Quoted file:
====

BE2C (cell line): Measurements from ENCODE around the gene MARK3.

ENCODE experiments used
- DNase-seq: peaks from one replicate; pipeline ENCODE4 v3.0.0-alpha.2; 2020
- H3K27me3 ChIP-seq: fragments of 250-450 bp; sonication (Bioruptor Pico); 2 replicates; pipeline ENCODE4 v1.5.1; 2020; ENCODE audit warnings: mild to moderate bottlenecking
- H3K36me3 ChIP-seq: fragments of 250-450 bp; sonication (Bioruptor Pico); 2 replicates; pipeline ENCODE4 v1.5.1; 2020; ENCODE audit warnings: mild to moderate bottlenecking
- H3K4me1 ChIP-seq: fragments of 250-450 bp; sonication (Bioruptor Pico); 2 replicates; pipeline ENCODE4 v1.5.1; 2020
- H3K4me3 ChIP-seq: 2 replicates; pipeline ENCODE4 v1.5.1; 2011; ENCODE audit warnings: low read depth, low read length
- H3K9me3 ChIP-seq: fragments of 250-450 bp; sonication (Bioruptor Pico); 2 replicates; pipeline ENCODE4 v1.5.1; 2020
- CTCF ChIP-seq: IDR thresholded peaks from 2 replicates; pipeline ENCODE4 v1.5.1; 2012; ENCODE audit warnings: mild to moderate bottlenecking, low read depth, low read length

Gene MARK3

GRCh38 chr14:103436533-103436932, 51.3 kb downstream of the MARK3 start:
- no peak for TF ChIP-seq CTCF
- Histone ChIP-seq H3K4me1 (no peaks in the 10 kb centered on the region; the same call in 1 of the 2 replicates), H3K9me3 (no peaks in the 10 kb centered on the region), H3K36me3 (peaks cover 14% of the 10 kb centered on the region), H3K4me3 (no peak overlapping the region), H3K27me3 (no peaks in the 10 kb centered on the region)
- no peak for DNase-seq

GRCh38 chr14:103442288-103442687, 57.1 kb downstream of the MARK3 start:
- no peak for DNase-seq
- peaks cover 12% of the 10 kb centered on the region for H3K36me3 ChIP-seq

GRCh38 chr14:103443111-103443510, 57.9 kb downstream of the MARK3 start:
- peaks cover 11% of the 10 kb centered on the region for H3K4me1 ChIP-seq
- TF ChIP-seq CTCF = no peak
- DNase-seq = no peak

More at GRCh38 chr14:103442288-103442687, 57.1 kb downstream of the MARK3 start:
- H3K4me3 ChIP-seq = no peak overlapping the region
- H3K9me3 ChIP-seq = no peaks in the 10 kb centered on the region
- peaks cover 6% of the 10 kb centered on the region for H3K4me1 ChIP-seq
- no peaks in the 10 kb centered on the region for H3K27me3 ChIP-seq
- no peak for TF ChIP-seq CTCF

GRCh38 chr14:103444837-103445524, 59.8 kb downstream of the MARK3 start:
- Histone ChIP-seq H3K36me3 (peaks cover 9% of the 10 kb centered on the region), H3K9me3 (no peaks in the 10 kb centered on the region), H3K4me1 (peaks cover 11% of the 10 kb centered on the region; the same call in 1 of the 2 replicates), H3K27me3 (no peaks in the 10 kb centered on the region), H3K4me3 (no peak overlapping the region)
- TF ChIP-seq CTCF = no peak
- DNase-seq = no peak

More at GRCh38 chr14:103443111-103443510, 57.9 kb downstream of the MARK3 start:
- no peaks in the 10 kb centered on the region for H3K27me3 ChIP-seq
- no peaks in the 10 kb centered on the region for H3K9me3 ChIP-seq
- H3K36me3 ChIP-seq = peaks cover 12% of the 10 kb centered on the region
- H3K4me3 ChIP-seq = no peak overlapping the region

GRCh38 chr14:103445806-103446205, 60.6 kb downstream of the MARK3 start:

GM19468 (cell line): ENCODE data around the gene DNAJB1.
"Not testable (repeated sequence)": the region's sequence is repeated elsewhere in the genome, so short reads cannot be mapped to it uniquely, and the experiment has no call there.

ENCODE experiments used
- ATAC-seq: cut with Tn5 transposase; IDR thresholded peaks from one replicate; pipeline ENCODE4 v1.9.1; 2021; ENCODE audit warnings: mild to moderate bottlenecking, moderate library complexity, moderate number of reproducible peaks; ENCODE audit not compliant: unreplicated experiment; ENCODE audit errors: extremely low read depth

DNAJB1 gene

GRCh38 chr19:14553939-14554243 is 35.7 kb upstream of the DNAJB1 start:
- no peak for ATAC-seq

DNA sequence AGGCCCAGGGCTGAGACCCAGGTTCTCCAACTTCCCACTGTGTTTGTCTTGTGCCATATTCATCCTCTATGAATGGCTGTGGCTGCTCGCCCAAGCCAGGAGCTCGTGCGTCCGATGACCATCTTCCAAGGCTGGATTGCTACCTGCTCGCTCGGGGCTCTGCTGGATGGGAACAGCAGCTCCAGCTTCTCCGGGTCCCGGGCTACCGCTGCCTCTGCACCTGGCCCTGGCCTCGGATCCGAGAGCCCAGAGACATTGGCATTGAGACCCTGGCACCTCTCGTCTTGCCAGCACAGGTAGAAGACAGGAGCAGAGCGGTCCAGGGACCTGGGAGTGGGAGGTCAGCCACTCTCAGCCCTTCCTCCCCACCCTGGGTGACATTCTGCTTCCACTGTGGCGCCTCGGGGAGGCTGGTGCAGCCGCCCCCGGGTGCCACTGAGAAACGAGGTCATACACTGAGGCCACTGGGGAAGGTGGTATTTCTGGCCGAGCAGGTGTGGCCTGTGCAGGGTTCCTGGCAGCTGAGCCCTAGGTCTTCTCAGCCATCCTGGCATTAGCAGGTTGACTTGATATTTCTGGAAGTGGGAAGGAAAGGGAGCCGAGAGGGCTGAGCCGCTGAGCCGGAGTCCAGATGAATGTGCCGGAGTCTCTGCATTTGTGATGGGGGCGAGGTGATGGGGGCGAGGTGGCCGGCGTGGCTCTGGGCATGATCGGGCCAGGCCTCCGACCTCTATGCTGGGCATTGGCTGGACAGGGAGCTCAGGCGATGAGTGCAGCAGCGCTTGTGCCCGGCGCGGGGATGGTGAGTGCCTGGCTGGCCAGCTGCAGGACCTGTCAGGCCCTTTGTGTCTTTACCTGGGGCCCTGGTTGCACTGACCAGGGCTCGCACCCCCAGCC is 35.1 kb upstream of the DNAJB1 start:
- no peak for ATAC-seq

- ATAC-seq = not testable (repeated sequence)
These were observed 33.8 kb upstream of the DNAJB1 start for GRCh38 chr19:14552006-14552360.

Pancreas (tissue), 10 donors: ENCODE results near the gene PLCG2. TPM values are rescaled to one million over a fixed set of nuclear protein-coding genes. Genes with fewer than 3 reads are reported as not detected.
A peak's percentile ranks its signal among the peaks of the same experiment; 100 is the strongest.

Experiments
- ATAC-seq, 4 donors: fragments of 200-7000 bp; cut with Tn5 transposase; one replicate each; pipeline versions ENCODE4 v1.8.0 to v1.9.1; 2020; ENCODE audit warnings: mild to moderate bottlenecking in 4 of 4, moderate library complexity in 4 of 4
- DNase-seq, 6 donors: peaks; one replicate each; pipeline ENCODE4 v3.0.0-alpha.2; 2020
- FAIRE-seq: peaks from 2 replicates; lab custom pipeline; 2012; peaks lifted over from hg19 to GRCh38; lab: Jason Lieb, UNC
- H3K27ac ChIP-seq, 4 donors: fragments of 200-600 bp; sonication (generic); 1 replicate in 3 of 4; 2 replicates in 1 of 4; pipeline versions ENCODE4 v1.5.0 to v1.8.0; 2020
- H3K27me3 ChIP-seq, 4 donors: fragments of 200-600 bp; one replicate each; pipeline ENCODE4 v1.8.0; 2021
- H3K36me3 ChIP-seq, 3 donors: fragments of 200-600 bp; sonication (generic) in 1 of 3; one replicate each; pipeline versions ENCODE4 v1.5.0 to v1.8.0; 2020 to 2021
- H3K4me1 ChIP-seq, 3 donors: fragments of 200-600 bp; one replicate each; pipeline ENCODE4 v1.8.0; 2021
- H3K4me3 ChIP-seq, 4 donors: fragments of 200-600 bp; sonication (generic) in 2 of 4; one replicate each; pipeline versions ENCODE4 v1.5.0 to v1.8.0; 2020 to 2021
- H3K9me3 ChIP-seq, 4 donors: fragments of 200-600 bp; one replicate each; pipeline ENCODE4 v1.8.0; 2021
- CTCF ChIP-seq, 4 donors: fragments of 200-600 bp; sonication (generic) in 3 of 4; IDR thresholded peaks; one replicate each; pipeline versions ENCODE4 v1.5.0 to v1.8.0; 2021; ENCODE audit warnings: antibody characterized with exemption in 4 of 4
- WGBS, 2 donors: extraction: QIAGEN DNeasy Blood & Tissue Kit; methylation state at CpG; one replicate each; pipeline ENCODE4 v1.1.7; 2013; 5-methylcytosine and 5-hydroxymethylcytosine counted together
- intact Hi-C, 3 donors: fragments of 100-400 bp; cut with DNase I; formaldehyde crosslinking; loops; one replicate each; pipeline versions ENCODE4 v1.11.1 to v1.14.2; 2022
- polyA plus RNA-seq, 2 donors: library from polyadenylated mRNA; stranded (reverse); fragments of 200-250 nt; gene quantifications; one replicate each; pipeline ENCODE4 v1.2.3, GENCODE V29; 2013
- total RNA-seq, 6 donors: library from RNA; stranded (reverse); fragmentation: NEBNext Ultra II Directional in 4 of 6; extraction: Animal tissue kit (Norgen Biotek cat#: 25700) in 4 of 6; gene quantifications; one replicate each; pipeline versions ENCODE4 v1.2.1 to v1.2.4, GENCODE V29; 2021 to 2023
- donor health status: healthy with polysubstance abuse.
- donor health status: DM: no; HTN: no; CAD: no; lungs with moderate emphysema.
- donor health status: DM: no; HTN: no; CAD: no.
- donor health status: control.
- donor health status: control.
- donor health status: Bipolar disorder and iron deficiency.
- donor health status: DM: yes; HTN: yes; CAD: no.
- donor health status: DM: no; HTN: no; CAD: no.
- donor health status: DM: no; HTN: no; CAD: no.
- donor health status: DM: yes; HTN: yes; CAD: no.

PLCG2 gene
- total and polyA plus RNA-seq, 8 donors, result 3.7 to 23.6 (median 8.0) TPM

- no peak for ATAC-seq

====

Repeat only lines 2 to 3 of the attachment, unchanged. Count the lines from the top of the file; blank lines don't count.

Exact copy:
ENCODE experiments used
- DNase-seq: peaks from one replicate; pipeline ENCODE4 v3.0.0-alpha.2; 2020